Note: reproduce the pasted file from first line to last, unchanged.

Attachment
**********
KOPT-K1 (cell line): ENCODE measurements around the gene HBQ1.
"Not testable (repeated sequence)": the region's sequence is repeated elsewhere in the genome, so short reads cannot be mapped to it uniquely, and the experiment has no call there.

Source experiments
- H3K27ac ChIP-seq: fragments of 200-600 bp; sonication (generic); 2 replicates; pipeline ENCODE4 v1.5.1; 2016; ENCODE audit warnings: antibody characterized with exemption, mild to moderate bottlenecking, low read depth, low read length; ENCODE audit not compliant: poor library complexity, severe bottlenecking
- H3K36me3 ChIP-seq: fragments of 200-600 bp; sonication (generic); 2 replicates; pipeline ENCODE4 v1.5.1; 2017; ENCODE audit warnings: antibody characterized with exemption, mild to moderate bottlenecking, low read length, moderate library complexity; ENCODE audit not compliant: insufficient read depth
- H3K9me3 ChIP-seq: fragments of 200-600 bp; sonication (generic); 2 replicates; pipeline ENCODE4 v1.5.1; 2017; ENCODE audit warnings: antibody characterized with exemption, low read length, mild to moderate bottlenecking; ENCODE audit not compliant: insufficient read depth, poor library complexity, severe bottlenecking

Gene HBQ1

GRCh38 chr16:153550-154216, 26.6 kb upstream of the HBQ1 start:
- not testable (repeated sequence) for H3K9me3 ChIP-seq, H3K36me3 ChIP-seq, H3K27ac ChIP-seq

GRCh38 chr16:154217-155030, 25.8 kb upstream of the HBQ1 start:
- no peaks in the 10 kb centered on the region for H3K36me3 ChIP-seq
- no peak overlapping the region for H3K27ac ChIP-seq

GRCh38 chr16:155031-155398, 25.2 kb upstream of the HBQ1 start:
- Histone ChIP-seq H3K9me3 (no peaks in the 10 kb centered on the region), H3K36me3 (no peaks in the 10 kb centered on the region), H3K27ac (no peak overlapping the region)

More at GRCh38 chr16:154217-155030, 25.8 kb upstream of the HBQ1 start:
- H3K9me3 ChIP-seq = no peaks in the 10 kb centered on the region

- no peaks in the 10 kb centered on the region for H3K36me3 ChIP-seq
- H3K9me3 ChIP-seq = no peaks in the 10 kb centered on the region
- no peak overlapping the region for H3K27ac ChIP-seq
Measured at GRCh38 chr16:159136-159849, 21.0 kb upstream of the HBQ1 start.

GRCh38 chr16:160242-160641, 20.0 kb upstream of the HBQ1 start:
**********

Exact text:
KOPT-K1 (cell line): ENCODE measurements around the gene HBQ1.
"Not testable (repeated sequence)": the region's sequence is repeated elsewhere in the genome, so short reads cannot be mapped to it uniquely, and the experiment has no call there.

Source experiments
- H3K27ac ChIP-seq: fragments of 200-600 bp; sonication (generic); 2 replicates; pipeline ENCODE4 v1.5.1; 2016; ENCODE audit warnings: antibody characterized with exemption, mild to moderate bottlenecking, low read depth, low read length; ENCODE audit not compliant: poor library complexity, severe bottlenecking
- H3K36me3 ChIP-seq: fragments of 200-600 bp; sonication (generic); 2 replicates; pipeline ENCODE4 v1.5.1; 2017; ENCODE audit warnings: antibody characterized with exemption, mild to moderate bottlenecking, low read length, moderate library complexity; ENCODE audit not compliant: insufficient read depth
- H3K9me3 ChIP-seq: fragments of 200-600 bp; sonication (generic); 2 replicates; pipeline ENCODE4 v1.5.1; 2017; ENCODE audit warnings: antibody characterized with exemption, low read length, mild to moderate bottlenecking; ENCODE audit not compliant: insufficient read depth, poor library complexity, severe bottlenecking

Gene HBQ1

GRCh38 chr16:153550-154216, 26.6 kb upstream of the HBQ1 start:
- not testable (repeated sequence) for H3K9me3 ChIP-seq, H3K36me3 ChIP-seq, H3K27ac ChIP-seq

GRCh38 chr16:154217-155030, 25.8 kb upstream of the HBQ1 start:
- no peaks in the 10 kb centered on the region for H3K36me3 ChIP-seq
- no peak overlapping the region for H3K27ac ChIP-seq

GRCh38 chr16:155031-155398, 25.2 kb upstream of the HBQ1 start:
- Histone ChIP-seq H3K9me3 (no peaks in the 10 kb centered on the region), H3K36me3 (no peaks in the 10 kb centered on the region), H3K27ac (no peak overlapping the region)

More at GRCh38 chr16:154217-155030, 25.8 kb upstream of the HBQ1 start:
- H3K9me3 ChIP-seq = no peaks in the 10 kb centered on the region

- no peaks in the 10 kb centered on the region for H3K36me3 ChIP-seq
- H3K9me3 ChIP-seq = no peaks in the 10 kb centered on the region
- no peak overlapping the region for H3K27ac ChIP-seq
Measured at GRCh38 chr16:159136-159849, 21.0 kb upstream of the HBQ1 start.

GRCh38 chr16:160242-160641, 20.0 kb upstream of the HBQ1 start: